Europe: Project – Integrated STEM

August 25, 2020

European Schoolnet set the basis for integrated STEM projects

European Schoolnet set the basis for integrated STEM projects: STEAM IT

This publication provides a theoretical basis for the launch of a number of integrated STEM education trials in Europe.  As well as being a literature review, the authors conducted a SWOT (Strengths, Weaknesses, Opportunities and Threats) analysis on industry, primary teaching, secondary teaching, and various European education ministries.

Integrated STEM teaching is considered to be an inter-disciplinary approach to solving real world problems using the fields of science, technology, engineering and mathematics.  The main findings from the SWOT analysis were:


Strengths: The literature identifies that industry has highlighted the importance of STEM in education.

Weaknesses: In certain countries the importance has not been communicated clearly.

Opportunities: Increasing number of STEM career opportunities.

Threats: Economic growth could be adversely affected if STEM is not prioritised in education.

Primary Teaching

Strengths: Communication between teachers has been identified as a strength.

Weaknesses: A lack of clarity as to the definition of integrated STEM teaching.

Opportunities: Each curriculum area presents opportunities which can be combined.

Threats: Resources need to be effective to ensure teachers can deliver integrated STEM effectively.

Secondary Teaching

Strengths: Collaboration between teachers is considered a strength.

Weaknesses: Insufficient subject knowledge has been identified, as well as challenges related to planning time and lack of motivation.

Opportunities: Professional development courses help staff deliver integrated STEM more effectively.

Threats: Issues related to cost and pressure on time have been identified in the literature.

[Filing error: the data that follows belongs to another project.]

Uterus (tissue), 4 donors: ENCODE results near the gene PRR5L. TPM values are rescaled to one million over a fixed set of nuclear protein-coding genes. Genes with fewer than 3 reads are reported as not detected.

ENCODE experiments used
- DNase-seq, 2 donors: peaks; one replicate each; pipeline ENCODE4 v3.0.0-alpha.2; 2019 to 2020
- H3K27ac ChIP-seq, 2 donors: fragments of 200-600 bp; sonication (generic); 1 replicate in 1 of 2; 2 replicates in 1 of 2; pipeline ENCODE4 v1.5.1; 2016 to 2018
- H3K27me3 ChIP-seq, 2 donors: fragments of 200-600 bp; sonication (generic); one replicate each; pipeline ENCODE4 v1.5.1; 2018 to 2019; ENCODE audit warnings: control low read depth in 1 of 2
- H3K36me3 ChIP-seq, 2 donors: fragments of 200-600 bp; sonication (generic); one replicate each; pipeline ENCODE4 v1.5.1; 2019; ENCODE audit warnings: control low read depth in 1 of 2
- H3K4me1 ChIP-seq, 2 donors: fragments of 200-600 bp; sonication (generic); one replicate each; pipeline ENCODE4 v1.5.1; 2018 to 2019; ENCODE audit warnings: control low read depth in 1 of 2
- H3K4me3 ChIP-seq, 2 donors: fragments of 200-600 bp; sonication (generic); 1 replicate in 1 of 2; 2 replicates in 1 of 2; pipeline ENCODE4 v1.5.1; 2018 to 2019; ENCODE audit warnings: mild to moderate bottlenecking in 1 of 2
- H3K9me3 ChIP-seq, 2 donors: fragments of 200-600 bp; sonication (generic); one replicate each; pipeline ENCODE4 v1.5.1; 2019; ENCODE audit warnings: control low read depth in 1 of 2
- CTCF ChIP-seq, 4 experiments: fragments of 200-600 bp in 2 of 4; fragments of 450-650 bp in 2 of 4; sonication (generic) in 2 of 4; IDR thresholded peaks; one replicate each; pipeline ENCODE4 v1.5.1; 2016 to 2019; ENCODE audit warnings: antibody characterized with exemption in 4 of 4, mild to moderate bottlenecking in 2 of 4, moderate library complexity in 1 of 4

Education Ministries

Strengths: Some countries have prioritised STEM.

Weaknesses: There are discrepancies between different subject areas in terms of content and coverage.

Opportunities: Topics such as robotics and climate change provide example problem domains that can be used as the basis for projects.

Threats: Certain aspects are difficult to include in school projects, such as solids or revolution.

Teams selected to participate in STEM projects

Key criteria for projects

Challenges need to be real

Pupils need to be able to relate to the problems

Challenges should be achievable

Alternative approaches should be available to obtain a solution

A multidisciplinary process should be used

Standards should be used in mathematics and science

 Students should be involved in the process of selecting the challenges


For the literature review a database search was performed using the keyword ‘Integrated STEM’.

A SWOT (Strengths, weaknesses opportunities and threats) template was used for considering how to introduce projects in primary and secondary schools.

You can read more about the STEAM IT project here:

“ Eleven teams consisting of three teachers each, have been selected in order to participate in the STE(A)M IT project. Each team is expected to create a Learning Scenario based on the STE(A)M IT approach. The Learning Scenarios will be tested in other schools and updated based on the feedback received by teachers and students. They will then be used in two online courses for teachers, as good examples, that will be launched in October 2020. ” Tasiopoulou et al. (2020). STE(A)M IT Integrated STEM teaching State of Play, June 2020, European Schoolnet, Brussels